Tag Archives: marinmusem

NODEM 2014: Nordic Digital Excellence in Museums Conference

In December 2014, I attended the NODEM 2014 conference in Warsaw, Poland to present a project I have been collaborating on with US and Swedish researchers at the Swedish Naval Museum (Marinmuseum) in Karlskrona. Focused on creating augmented reality panoramas for the Neptun Submarine exhibition, the project also engages us in a number of research questions about digitally-enhanced museum spaces and heritage sites. The poster (below) has more info about the project, including our basic goals and more information about my collaborators. (Or you can download a pdf version of the poster : Poster-NODEM)

Neptun Project Poster

Neptun Project Poster

The conference itself was centred on the topic of “Engaging Spaces: Interpretation, Design, and Digital Strategies” and so the participants presented a lot of very interesting work responding to the new ways that cultural heritage and museums can use digital technologies to re-imagine, redesign, and reflect on: methods for enhancing user-expereriences beyond traditional exhibition practices; developing new digital archiving and preservation practices; and exploring issues about authority and authenticity with collaborative and participatory practices that use non-experts as integral aspects of design and content production for digital heritage objects.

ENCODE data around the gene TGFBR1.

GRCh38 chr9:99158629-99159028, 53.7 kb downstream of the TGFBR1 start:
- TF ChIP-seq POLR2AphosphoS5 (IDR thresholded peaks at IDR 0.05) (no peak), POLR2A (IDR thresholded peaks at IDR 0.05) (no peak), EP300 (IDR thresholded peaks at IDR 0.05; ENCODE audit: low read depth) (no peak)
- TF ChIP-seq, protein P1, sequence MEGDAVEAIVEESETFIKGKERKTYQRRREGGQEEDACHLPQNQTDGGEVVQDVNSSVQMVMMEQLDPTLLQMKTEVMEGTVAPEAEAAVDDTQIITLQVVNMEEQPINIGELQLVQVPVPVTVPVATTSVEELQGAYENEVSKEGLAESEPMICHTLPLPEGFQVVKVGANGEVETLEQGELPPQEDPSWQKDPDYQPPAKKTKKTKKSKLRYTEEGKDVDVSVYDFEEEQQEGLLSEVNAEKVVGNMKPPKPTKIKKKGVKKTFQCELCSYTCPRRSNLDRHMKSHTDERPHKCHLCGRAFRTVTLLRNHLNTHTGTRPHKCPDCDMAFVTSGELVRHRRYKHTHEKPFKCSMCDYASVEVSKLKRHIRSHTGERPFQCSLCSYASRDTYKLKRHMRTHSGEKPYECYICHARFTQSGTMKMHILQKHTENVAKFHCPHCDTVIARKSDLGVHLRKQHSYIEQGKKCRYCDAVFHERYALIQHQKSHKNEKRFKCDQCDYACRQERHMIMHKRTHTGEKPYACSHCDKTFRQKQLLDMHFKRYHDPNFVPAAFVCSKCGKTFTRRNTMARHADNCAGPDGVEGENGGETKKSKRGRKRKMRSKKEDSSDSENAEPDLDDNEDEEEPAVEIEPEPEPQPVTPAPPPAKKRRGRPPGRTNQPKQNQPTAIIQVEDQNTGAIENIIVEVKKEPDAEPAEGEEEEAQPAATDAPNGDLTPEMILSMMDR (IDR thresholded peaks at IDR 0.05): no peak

Be Democracy Exhibition Still

The “sphere of communication” comprised of twitter messages at the centre of the BeDemocracy exhibition, Nobel Peace Center, Norway.